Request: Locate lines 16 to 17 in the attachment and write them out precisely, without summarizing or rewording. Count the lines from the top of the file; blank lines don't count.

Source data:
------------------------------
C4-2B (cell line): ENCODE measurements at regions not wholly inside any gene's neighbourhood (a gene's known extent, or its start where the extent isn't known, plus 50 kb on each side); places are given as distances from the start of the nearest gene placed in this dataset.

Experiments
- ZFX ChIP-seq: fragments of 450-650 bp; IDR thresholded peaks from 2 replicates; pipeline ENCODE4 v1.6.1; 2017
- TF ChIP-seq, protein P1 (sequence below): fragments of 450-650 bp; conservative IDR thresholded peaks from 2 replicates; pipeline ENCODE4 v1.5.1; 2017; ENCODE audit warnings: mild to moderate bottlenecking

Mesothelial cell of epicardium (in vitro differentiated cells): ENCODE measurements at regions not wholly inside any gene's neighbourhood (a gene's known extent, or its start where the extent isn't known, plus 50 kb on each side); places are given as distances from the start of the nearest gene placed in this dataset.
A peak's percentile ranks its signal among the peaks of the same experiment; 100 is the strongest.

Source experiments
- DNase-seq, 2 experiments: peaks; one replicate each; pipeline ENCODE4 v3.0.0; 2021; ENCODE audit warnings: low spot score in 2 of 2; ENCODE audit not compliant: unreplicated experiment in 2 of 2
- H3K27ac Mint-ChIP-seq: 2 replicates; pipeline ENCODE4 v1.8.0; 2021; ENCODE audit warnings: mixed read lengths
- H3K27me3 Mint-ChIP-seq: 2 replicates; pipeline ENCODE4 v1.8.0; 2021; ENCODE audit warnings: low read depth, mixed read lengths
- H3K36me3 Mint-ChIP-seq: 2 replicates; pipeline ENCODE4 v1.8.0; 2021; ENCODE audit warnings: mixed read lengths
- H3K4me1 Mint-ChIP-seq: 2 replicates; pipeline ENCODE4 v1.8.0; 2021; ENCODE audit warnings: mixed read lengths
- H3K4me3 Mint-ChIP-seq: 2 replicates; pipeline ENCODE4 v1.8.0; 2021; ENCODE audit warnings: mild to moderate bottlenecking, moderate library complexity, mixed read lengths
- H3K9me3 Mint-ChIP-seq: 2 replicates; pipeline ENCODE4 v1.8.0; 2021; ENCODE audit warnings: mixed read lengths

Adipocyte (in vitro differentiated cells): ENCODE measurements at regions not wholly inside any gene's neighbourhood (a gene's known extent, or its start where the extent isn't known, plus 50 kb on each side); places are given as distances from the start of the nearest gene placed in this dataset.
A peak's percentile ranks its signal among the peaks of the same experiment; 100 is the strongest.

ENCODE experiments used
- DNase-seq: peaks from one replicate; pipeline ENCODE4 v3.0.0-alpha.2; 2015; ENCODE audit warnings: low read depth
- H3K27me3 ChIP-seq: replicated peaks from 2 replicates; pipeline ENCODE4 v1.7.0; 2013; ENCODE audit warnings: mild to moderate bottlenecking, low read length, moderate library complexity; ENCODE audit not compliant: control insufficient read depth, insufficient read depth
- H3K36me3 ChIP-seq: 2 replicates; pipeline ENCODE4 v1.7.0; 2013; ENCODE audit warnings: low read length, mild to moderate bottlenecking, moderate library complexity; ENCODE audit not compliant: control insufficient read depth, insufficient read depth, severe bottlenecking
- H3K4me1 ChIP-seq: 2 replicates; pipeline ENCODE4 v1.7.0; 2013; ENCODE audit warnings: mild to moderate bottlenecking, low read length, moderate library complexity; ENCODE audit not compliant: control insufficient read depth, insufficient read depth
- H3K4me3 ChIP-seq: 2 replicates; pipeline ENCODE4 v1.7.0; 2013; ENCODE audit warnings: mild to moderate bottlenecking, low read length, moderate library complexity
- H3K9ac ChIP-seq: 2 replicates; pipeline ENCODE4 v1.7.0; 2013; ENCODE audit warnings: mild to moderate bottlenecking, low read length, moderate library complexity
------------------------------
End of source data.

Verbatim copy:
A peak's percentile ranks its signal among the peaks of the same experiment; 100 is the strongest.

ENCODE experiments used